It is more than just my wife that tethers me to the church. In fact, sometimes after a frustrating event DW is tempted to stop going to the LDS church that we might more fully participate in a different church where we have friends. I tend to talk her down from these impulses as I know that she would regret and mourn the loss of some of our LDS specific benefits eventually. My kids, my parents, my in-laws, uncles, aunts, cousins, nieces, and nephews are all part of the LDS heritage tapestry. I am not particularly anxious to sever myself from that sense of belonging.

I could see DW and me becoming less active as we move into our empty nest phase (10 years away) - still not burning any bridges but maybe just needing less regular contact with the church.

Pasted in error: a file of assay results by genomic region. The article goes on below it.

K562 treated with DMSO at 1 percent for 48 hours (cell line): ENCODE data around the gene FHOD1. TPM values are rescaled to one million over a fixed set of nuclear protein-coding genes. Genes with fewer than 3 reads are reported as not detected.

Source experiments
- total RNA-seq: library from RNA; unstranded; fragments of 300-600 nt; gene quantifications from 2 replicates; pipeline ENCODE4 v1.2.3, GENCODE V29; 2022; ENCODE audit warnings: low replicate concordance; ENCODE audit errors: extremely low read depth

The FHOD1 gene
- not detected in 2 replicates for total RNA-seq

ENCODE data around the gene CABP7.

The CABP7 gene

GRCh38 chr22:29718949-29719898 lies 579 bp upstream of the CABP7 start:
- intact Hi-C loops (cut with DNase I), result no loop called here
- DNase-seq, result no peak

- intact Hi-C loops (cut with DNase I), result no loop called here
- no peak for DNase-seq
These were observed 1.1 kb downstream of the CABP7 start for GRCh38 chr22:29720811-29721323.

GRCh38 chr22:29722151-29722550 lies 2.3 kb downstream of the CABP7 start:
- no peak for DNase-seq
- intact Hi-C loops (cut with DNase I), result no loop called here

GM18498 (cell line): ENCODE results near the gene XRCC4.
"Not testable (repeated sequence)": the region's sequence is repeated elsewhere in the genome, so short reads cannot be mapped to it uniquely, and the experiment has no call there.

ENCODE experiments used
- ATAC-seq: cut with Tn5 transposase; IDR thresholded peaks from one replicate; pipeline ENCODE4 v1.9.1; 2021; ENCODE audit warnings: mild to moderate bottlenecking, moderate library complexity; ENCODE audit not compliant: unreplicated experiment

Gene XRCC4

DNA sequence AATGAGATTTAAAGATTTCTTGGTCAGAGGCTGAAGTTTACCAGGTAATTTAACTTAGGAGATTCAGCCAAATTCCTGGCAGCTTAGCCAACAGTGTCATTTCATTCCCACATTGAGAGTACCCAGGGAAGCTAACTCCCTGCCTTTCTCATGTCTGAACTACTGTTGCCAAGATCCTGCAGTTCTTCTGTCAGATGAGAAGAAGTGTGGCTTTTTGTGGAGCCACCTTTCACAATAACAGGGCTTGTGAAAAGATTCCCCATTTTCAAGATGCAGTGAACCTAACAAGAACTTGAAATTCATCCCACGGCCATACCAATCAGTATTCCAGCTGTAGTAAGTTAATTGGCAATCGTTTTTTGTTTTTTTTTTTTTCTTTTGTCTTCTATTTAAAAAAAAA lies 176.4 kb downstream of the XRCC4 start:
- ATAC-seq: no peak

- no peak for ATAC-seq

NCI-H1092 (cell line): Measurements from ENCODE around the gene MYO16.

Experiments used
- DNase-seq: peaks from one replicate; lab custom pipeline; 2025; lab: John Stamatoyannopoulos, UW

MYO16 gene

"It is not so much the pain and suffering of life which crushes the individual as it is its meaninglessness and hopelessness." C. A. Elwood

“It is not the function of religion to answer all the questions about God’s moral government of the universe, but to give one courage, through faith, to go on in the face of questions he never finds the answer to in his present status.” TPC: Harold B. Lee 223

"I struggle now with establishing my faith that God may always be there, but may not always need to intervene" Heber13

Curt Sunshine
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Re: Why do you stay?

Post by Curt Sunshine » 19 Jul 2018, 14:12

My upbringing in the LDS Church was wonderful. I was allowed and encouraged to be myself, even when it came to seeing some things differently than many people around me.